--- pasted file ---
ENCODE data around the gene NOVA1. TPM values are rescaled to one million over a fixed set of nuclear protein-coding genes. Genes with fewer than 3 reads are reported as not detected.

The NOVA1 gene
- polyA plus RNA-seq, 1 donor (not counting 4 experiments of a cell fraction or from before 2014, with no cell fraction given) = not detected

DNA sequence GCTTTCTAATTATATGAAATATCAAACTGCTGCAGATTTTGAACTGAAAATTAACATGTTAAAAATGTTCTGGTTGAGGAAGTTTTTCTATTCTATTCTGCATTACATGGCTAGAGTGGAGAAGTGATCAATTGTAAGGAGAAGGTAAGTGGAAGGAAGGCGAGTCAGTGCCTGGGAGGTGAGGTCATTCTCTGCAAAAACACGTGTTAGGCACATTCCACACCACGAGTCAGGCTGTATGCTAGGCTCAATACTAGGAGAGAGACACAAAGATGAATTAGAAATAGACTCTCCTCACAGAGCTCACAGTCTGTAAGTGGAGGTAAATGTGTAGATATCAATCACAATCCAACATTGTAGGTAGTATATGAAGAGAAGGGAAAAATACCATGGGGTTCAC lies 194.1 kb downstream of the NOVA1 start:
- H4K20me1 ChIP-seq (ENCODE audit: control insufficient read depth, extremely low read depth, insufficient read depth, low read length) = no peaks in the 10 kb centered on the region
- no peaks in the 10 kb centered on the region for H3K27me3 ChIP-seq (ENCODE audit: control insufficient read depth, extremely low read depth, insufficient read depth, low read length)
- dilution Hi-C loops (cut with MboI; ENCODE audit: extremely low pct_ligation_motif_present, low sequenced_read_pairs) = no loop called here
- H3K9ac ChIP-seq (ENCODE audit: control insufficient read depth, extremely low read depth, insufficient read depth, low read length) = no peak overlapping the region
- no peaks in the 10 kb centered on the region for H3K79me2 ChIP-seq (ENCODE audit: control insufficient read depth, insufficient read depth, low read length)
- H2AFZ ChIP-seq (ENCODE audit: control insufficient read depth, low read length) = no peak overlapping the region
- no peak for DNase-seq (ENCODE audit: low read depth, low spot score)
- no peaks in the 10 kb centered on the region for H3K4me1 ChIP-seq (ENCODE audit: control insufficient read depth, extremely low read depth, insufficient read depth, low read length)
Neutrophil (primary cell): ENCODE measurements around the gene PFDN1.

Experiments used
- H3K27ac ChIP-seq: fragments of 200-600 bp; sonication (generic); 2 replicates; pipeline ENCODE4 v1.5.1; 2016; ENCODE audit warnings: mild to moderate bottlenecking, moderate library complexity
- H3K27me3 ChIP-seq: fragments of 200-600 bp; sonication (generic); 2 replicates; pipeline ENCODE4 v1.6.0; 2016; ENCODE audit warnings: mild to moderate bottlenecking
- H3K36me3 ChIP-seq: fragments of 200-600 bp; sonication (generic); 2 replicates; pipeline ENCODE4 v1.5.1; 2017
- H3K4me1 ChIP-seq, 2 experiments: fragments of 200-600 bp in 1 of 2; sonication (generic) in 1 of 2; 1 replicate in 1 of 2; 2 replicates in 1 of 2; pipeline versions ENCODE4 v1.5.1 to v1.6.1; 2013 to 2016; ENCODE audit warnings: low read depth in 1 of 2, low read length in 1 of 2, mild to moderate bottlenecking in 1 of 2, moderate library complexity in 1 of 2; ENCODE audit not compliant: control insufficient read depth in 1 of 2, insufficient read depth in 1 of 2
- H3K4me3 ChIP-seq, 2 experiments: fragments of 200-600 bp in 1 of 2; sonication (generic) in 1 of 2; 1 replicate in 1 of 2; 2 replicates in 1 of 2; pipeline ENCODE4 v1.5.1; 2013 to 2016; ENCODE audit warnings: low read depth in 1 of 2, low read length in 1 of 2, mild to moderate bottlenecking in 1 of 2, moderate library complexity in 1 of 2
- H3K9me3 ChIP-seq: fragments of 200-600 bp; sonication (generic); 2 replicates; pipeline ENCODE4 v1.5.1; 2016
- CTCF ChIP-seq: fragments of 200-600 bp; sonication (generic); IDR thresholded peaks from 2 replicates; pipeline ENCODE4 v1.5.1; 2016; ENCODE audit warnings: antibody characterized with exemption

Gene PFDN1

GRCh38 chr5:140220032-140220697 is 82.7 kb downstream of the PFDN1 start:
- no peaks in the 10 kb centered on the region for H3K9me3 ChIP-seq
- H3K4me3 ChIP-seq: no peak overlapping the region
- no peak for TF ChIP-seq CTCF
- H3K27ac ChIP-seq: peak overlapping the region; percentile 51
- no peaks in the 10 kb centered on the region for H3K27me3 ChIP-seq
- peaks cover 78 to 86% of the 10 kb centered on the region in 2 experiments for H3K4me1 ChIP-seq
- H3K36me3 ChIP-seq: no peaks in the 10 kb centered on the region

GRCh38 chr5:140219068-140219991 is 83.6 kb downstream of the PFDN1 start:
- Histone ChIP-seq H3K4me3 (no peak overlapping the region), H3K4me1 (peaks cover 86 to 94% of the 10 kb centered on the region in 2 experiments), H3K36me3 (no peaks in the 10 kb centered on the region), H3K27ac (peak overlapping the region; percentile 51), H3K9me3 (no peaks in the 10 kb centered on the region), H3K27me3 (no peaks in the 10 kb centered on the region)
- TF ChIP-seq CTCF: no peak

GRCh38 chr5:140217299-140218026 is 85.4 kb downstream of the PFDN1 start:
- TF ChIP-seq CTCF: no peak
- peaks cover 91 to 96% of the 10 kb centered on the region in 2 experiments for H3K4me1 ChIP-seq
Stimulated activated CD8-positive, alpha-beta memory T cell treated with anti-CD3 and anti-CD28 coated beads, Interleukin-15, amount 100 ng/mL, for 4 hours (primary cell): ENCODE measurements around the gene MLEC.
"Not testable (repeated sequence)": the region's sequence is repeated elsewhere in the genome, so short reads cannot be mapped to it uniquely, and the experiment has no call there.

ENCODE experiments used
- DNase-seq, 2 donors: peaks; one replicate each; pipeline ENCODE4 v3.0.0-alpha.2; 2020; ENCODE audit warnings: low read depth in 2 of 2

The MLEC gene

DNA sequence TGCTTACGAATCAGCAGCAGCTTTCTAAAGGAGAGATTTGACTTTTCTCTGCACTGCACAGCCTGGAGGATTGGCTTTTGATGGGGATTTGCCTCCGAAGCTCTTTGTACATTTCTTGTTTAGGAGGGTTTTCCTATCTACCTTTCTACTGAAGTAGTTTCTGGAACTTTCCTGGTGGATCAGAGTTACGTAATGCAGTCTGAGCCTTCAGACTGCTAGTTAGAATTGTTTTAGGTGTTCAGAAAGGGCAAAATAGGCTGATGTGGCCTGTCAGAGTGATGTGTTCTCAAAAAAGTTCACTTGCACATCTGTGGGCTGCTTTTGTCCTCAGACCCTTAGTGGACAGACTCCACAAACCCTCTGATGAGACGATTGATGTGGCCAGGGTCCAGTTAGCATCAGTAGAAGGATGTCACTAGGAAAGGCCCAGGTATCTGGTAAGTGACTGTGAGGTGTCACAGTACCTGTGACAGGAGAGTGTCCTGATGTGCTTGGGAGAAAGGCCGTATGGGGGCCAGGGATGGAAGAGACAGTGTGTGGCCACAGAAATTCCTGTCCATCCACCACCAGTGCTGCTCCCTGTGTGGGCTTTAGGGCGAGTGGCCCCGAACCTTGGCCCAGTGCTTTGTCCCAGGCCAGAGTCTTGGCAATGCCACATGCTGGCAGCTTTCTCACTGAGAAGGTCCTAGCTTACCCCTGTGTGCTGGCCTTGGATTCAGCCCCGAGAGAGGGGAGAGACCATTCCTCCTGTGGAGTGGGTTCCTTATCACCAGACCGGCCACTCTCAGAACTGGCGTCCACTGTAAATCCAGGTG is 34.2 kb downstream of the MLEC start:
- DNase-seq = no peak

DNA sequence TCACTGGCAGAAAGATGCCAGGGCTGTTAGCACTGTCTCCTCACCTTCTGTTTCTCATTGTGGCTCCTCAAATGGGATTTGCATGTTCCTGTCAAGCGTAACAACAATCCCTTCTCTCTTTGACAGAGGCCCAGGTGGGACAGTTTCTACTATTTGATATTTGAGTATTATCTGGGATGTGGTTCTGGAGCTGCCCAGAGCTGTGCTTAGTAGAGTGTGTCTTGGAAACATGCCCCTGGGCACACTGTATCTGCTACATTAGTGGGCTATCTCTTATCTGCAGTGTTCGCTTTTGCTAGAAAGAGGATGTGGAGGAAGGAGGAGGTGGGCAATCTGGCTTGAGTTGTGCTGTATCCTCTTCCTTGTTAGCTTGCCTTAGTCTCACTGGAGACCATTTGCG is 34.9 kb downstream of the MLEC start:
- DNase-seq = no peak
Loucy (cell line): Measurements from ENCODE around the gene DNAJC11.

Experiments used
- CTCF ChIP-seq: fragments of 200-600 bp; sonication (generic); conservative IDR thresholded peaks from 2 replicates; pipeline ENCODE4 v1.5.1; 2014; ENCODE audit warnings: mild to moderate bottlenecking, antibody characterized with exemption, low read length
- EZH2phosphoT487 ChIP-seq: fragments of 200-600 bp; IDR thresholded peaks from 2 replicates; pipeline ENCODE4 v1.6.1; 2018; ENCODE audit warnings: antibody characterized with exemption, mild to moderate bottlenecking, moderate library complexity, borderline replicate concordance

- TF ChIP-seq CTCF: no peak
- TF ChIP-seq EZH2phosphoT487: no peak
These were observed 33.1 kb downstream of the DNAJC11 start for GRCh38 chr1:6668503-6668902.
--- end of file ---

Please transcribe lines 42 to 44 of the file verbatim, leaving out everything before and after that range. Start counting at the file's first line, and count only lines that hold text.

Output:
DNA sequence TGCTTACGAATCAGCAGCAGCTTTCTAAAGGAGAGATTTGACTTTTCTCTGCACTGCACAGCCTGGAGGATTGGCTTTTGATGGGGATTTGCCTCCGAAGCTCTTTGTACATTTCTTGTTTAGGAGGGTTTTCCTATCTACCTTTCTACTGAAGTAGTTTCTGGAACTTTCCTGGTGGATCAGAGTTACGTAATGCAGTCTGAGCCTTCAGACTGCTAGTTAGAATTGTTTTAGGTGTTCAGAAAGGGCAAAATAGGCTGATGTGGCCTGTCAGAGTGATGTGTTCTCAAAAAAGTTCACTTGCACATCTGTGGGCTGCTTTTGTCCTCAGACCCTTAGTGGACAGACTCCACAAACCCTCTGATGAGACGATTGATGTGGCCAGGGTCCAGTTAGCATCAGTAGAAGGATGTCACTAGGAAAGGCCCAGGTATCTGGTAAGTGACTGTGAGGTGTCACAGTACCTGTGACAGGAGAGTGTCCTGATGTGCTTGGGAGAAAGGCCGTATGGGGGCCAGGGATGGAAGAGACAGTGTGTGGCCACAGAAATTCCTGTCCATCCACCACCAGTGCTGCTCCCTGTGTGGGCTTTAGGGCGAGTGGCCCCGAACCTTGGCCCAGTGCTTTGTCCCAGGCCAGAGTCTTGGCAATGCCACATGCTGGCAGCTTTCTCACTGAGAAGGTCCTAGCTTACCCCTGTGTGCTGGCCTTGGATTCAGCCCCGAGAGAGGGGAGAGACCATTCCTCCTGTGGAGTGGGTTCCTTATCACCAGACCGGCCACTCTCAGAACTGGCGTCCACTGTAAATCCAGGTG is 34.2 kb downstream of the MLEC start:
- DNase-seq = no peak

DNA sequence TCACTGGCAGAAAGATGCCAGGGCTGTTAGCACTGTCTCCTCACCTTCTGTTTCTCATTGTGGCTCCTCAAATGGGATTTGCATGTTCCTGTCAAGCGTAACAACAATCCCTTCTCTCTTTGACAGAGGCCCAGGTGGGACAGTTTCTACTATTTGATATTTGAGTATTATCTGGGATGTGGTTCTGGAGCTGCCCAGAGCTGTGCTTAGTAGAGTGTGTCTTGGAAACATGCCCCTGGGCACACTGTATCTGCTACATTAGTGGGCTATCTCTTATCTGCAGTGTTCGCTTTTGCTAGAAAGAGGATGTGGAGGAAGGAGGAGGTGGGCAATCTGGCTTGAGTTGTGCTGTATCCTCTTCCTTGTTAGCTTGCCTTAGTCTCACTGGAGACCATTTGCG is 34.9 kb downstream of the MLEC start: